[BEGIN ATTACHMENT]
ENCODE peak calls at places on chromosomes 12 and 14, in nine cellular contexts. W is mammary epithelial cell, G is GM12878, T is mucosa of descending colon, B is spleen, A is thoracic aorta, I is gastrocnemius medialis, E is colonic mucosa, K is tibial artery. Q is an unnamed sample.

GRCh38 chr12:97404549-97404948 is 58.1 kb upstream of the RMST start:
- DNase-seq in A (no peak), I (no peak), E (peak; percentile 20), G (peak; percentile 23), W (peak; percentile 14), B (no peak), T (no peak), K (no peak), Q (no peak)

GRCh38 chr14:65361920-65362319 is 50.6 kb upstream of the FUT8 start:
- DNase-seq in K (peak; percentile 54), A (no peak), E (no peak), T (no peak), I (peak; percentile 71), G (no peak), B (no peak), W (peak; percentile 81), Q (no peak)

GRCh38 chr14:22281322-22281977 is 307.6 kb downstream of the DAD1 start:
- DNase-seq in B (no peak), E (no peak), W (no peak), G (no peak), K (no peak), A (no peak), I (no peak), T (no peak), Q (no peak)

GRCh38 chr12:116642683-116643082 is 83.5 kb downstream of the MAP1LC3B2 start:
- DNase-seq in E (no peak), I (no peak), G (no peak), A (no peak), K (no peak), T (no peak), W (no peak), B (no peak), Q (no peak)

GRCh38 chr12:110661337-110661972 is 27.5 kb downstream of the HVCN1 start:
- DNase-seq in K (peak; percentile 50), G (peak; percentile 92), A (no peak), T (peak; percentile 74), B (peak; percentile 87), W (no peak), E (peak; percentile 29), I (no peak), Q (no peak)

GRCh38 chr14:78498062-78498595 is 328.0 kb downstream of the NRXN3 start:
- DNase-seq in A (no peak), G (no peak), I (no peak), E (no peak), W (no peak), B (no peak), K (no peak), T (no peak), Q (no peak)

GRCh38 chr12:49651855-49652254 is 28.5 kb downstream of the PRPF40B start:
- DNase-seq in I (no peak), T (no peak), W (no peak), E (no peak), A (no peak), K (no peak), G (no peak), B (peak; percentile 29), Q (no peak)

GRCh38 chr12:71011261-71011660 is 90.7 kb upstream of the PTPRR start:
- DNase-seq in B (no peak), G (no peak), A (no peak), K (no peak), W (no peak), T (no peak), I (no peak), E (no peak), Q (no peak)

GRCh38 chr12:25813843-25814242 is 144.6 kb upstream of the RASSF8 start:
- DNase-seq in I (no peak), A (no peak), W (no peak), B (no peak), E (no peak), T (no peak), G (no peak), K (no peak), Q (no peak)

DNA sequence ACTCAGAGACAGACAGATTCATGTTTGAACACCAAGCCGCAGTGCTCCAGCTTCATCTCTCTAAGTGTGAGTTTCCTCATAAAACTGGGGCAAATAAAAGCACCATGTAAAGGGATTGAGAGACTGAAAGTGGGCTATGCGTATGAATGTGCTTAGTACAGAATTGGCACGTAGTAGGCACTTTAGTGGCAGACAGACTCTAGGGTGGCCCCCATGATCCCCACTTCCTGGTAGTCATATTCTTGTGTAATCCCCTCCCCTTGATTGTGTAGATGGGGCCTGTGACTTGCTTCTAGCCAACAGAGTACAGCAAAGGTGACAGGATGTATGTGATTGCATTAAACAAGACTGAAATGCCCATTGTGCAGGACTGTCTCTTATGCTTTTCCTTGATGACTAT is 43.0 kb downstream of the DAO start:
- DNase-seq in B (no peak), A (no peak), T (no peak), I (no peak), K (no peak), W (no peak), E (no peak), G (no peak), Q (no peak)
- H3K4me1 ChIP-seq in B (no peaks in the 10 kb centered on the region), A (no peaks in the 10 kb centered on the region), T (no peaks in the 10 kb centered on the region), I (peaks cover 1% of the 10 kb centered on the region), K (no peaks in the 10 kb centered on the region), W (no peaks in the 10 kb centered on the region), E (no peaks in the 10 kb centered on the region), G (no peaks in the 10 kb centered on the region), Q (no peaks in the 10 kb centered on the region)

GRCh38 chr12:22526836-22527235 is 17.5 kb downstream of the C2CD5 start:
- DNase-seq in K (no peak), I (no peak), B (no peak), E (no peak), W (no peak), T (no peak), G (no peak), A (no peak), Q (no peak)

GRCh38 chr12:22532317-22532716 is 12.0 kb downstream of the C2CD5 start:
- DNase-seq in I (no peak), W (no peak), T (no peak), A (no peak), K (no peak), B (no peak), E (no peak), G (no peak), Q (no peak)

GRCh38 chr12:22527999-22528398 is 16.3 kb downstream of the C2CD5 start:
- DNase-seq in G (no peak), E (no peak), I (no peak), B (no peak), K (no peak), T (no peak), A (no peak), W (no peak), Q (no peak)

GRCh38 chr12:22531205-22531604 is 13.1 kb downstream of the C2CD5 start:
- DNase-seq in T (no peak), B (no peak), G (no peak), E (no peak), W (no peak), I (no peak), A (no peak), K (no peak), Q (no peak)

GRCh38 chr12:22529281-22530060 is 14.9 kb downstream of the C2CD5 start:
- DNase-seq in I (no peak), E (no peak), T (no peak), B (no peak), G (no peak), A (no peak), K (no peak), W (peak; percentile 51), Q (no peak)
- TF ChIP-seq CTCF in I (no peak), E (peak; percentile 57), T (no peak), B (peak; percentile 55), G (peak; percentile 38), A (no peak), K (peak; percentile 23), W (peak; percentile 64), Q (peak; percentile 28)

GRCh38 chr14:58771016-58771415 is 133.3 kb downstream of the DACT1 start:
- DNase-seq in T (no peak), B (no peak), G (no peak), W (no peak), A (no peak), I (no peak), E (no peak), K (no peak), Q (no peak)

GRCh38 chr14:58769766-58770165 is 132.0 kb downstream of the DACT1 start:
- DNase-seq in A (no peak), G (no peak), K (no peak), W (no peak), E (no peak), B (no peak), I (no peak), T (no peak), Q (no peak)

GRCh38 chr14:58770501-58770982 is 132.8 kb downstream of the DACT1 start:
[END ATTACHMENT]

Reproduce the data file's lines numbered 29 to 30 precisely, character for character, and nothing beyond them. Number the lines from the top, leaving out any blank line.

GRCh38 chr12:22531205-22531604 is 13.1 kb downstream of the C2CD5 start:
- DNase-seq in T (no peak), B (no peak), G (no peak), E (no peak), W (no peak), I (no peak), A (no peak), K (no peak), Q (no peak)